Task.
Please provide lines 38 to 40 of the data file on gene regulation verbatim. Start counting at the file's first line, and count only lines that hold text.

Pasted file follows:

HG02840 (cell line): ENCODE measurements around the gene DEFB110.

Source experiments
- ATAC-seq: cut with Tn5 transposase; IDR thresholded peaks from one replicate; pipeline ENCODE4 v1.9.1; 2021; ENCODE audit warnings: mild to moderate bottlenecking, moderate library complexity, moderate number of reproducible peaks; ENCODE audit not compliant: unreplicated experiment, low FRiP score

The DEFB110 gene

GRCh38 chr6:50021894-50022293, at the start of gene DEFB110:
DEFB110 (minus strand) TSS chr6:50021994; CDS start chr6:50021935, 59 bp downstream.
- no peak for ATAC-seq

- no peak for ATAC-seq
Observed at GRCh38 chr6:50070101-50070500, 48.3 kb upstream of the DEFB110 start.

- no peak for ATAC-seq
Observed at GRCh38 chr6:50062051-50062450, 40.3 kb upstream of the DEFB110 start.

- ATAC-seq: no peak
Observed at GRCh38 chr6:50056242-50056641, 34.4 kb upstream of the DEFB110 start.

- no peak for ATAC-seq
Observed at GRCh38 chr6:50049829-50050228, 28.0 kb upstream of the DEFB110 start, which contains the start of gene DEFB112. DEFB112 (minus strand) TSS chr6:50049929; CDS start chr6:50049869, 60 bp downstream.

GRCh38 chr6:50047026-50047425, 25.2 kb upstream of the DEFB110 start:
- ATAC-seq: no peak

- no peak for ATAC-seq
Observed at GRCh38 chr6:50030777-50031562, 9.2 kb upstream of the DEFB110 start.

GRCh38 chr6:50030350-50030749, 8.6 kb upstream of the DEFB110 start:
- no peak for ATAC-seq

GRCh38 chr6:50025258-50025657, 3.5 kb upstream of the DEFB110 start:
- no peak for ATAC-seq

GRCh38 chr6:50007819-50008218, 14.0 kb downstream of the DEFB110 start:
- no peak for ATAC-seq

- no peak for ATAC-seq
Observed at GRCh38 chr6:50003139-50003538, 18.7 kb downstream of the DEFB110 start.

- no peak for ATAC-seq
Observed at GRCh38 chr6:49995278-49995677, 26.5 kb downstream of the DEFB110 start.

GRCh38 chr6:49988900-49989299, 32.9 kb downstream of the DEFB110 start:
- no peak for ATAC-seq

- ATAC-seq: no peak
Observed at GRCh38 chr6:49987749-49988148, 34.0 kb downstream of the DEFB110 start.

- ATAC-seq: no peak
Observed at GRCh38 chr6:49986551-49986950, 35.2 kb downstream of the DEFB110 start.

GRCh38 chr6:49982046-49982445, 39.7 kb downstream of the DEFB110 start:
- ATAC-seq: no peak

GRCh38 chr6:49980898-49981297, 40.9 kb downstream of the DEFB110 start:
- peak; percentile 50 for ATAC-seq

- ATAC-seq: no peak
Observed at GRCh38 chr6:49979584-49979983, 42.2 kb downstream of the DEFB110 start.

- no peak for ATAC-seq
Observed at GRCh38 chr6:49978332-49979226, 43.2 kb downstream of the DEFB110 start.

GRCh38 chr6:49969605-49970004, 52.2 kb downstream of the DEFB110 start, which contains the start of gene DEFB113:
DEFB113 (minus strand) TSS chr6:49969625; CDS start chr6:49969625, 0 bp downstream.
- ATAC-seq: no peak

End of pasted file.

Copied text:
GRCh38 chr6:49980898-49981297, 40.9 kb downstream of the DEFB110 start:
- peak; percentile 50 for ATAC-seq

- ATAC-seq: no peak